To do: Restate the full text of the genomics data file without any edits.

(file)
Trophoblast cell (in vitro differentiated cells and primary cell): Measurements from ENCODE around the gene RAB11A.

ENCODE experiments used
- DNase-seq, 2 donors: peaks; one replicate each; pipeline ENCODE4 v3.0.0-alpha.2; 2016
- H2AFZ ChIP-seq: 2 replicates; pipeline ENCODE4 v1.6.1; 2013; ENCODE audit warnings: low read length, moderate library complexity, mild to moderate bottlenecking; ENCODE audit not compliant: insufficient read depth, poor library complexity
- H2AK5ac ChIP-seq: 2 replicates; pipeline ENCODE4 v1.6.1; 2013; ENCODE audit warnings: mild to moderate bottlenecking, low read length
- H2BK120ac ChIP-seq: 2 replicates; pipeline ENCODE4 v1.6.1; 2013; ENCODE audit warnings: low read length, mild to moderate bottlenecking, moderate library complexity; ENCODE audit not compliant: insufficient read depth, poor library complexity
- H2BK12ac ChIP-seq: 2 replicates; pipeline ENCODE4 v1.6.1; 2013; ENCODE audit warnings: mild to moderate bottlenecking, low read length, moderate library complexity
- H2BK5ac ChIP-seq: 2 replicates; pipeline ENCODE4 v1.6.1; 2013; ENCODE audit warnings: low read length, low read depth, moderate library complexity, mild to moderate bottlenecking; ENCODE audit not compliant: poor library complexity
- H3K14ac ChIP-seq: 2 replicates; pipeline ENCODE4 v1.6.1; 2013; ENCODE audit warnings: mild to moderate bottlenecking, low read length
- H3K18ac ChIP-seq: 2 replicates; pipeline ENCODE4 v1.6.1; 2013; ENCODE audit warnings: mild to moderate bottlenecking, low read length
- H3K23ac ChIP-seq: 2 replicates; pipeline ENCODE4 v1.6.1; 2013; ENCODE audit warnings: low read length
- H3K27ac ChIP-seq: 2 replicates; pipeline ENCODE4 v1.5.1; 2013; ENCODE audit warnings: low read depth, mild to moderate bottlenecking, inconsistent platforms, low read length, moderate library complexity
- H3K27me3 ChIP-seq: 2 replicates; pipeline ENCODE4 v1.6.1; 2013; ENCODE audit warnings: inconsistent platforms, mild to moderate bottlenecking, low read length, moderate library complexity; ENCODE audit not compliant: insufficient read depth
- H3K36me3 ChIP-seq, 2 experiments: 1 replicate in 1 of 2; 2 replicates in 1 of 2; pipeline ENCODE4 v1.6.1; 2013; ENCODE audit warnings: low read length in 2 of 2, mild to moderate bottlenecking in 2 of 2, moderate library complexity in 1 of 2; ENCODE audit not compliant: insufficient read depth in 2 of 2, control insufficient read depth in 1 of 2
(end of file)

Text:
Trophoblast cell (in vitro differentiated cells and primary cell): Measurements from ENCODE around the gene RAB11A.

ENCODE experiments used
- DNase-seq, 2 donors: peaks; one replicate each; pipeline ENCODE4 v3.0.0-alpha.2; 2016
- H2AFZ ChIP-seq: 2 replicates; pipeline ENCODE4 v1.6.1; 2013; ENCODE audit warnings: low read length, moderate library complexity, mild to moderate bottlenecking; ENCODE audit not compliant: insufficient read depth, poor library complexity
- H2AK5ac ChIP-seq: 2 replicates; pipeline ENCODE4 v1.6.1; 2013; ENCODE audit warnings: mild to moderate bottlenecking, low read length
- H2BK120ac ChIP-seq: 2 replicates; pipeline ENCODE4 v1.6.1; 2013; ENCODE audit warnings: low read length, mild to moderate bottlenecking, moderate library complexity; ENCODE audit not compliant: insufficient read depth, poor library complexity
- H2BK12ac ChIP-seq: 2 replicates; pipeline ENCODE4 v1.6.1; 2013; ENCODE audit warnings: mild to moderate bottlenecking, low read length, moderate library complexity
- H2BK5ac ChIP-seq: 2 replicates; pipeline ENCODE4 v1.6.1; 2013; ENCODE audit warnings: low read length, low read depth, moderate library complexity, mild to moderate bottlenecking; ENCODE audit not compliant: poor library complexity
- H3K14ac ChIP-seq: 2 replicates; pipeline ENCODE4 v1.6.1; 2013; ENCODE audit warnings: mild to moderate bottlenecking, low read length
- H3K18ac ChIP-seq: 2 replicates; pipeline ENCODE4 v1.6.1; 2013; ENCODE audit warnings: mild to moderate bottlenecking, low read length
- H3K23ac ChIP-seq: 2 replicates; pipeline ENCODE4 v1.6.1; 2013; ENCODE audit warnings: low read length
- H3K27ac ChIP-seq: 2 replicates; pipeline ENCODE4 v1.5.1; 2013; ENCODE audit warnings: low read depth, mild to moderate bottlenecking, inconsistent platforms, low read length, moderate library complexity
- H3K27me3 ChIP-seq: 2 replicates; pipeline ENCODE4 v1.6.1; 2013; ENCODE audit warnings: inconsistent platforms, mild to moderate bottlenecking, low read length, moderate library complexity; ENCODE audit not compliant: insufficient read depth
- H3K36me3 ChIP-seq, 2 experiments: 1 replicate in 1 of 2; 2 replicates in 1 of 2; pipeline ENCODE4 v1.6.1; 2013; ENCODE audit warnings: low read length in 2 of 2, mild to moderate bottlenecking in 2 of 2, moderate library complexity in 1 of 2; ENCODE audit not compliant: insufficient read depth in 2 of 2, control insufficient read depth in 1 of 2